A glimmer of hope against a deadly disease
By the time pancreatic cancer causes symptoms, it's often too advanced to treat, says DMS's Stuart Gordon, M.D. The five-year survival rate for patients with metastatic pancreatic cancer is under 2%. But if the cancer is caught before it spreads, overall survival improves considerably. The problem is figuring out how to spot it early.
"There hasn't been a very good screening test," Gordon says. Ideally, he explains, a test to screen for a disease will be relatively inexpensive, noninvasive, safe, and highly specific and sensitive, meaning the results can be trusted to be accurate.
Test: Gordon recently collaborated with researchers at the University of Vermont to enroll 546 participants in a test of a screening protocol designed to catch pancreatic cancer early in people with an elevated risk of the disease. To be eligible, participants had to have either at least one close relative with pancreatic cancer or a genetic mutation that increases the risk of the disease.
The first step in the protocol is a blood test that looks at levels of an antigen called CA 19-9; high levels can be a sign of pancreatic cancer. This test fits many of the criteria identified by Gordon: it's not expensive or invasive and it is safe. However, a patient who tests negative for CA 19-9 could potentially still have pancreatic cancer, and one who tests positive might not have it. "But it's probably the best serum marker we have," Gordon says, which is why the team used it.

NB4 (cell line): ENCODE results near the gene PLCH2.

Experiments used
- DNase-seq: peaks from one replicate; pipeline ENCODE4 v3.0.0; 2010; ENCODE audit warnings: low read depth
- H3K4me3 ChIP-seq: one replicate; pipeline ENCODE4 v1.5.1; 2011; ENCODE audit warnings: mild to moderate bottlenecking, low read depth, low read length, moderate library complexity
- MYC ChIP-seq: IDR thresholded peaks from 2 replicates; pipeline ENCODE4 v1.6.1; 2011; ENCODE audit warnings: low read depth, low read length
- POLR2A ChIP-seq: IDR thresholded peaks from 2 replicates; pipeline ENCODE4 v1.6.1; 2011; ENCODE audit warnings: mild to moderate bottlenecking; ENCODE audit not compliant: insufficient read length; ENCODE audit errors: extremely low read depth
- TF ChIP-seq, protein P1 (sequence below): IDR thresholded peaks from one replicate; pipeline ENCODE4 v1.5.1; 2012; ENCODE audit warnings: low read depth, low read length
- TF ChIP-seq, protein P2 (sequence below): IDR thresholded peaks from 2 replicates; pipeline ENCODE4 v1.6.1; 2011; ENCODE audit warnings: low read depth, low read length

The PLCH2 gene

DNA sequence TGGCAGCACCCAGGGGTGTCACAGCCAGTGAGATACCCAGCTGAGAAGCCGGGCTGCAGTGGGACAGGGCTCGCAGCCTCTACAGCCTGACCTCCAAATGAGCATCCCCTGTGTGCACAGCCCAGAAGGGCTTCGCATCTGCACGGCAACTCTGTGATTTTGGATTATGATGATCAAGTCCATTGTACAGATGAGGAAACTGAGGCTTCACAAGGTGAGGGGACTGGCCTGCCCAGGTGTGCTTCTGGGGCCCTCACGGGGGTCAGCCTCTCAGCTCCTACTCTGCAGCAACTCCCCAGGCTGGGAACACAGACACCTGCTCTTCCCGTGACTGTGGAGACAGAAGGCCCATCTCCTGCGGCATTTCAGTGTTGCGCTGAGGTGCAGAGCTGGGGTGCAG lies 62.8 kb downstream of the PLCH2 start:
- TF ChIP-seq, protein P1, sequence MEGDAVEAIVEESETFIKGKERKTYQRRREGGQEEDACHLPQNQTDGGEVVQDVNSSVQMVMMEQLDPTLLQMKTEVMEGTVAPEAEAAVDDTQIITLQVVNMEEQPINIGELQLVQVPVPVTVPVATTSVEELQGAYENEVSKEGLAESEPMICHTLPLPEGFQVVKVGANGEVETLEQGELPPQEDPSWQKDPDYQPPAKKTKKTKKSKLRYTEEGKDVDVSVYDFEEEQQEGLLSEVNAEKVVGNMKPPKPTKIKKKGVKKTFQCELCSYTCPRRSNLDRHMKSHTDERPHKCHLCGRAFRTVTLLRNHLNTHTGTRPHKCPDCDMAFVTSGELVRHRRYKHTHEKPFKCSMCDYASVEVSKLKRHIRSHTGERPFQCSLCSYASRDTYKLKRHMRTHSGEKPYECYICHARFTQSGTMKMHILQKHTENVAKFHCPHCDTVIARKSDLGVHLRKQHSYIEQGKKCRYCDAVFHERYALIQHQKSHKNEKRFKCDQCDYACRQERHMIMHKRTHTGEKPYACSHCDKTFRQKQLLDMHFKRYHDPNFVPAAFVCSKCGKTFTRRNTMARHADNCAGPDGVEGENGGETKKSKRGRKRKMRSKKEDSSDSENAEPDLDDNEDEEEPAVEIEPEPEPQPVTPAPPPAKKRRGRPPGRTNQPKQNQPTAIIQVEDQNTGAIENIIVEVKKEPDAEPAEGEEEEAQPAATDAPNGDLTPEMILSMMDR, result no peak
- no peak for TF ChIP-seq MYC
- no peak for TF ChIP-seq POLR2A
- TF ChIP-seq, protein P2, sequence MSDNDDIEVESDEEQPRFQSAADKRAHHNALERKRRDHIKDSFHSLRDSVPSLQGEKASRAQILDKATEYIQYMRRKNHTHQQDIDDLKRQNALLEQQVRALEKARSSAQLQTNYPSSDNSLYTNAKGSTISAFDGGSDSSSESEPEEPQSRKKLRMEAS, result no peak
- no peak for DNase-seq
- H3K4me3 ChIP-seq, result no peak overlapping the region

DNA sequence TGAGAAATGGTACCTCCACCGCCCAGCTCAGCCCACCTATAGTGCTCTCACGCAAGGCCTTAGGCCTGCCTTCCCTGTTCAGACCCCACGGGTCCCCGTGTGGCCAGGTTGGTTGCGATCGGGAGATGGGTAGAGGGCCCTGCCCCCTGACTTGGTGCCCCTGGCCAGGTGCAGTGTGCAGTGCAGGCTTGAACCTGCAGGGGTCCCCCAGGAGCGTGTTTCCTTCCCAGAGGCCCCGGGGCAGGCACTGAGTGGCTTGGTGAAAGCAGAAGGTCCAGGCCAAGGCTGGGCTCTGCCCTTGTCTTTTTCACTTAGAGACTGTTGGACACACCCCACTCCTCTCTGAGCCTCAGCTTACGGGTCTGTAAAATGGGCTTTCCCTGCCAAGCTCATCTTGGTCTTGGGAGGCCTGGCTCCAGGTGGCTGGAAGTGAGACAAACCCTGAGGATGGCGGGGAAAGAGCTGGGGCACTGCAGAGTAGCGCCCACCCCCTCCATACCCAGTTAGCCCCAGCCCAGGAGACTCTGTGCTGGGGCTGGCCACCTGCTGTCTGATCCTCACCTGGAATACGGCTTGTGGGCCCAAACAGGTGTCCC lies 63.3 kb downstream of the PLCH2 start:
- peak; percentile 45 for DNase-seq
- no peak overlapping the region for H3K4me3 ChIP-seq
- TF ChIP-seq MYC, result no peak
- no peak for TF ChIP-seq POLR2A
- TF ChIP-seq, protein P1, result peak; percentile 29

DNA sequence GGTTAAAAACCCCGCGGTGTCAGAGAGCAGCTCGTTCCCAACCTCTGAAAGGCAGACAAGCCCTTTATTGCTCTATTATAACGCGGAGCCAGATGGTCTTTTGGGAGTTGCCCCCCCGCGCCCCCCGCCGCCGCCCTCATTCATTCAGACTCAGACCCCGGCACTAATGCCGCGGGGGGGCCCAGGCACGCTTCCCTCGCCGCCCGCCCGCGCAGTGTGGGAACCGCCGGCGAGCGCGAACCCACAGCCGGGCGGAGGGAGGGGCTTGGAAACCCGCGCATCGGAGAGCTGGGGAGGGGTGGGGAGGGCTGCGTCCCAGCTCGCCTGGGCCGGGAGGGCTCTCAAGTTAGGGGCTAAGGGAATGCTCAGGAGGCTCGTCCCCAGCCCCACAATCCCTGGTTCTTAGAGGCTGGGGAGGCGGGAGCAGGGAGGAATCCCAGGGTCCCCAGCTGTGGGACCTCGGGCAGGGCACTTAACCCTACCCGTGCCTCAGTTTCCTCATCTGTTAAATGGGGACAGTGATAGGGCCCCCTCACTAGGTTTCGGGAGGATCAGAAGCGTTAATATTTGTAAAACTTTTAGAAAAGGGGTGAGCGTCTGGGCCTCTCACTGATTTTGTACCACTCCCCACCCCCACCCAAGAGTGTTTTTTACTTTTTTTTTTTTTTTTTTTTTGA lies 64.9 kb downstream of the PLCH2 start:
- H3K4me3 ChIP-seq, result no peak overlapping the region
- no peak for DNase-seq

Detect: Participants with high levels of CA 19-9 then had endoscopic ultrasound (EUS) imaging. Gordon says EUS is an effective way to detect pancreatic cancer early in its development. But, he adds, it's expensive and invasive and must be done under general anesthesia.
Potentially cancerous growths were spotted in five participants.
Of the participants, 27 had elevated CA 19-9 levels. All but one of the 27 underwent EUS imaging (one declined). Potentially cancerous growths were spotted in five participants, and in one the growth turned out to be pancreatic cancer. That person had surgery to remove the tumor and was still alive without a recurrence at the end of the study, over three years after having surgery. Two other participants had noncancerous growths serious enough to warrant surgical removal. The patients who did not have surgery were monitored to see if the findings became cause for concern.
Cost: Gordon says the test isn't yet ready for widespread use. But he and his colleagues noted in Gastrointestinal Endoscopy that detecting the one cancer cost about $41,000—which is comparable to mammography or colonoscopy.
It was easy to recruit patients for the study, he adds, because anyone who has had a family member with pancreatic cancer knows how devastating it can be. "Family members are pretty shook up about it," he says. "They wanted to do something to help the cause." That's a goal Gordon shares as well.
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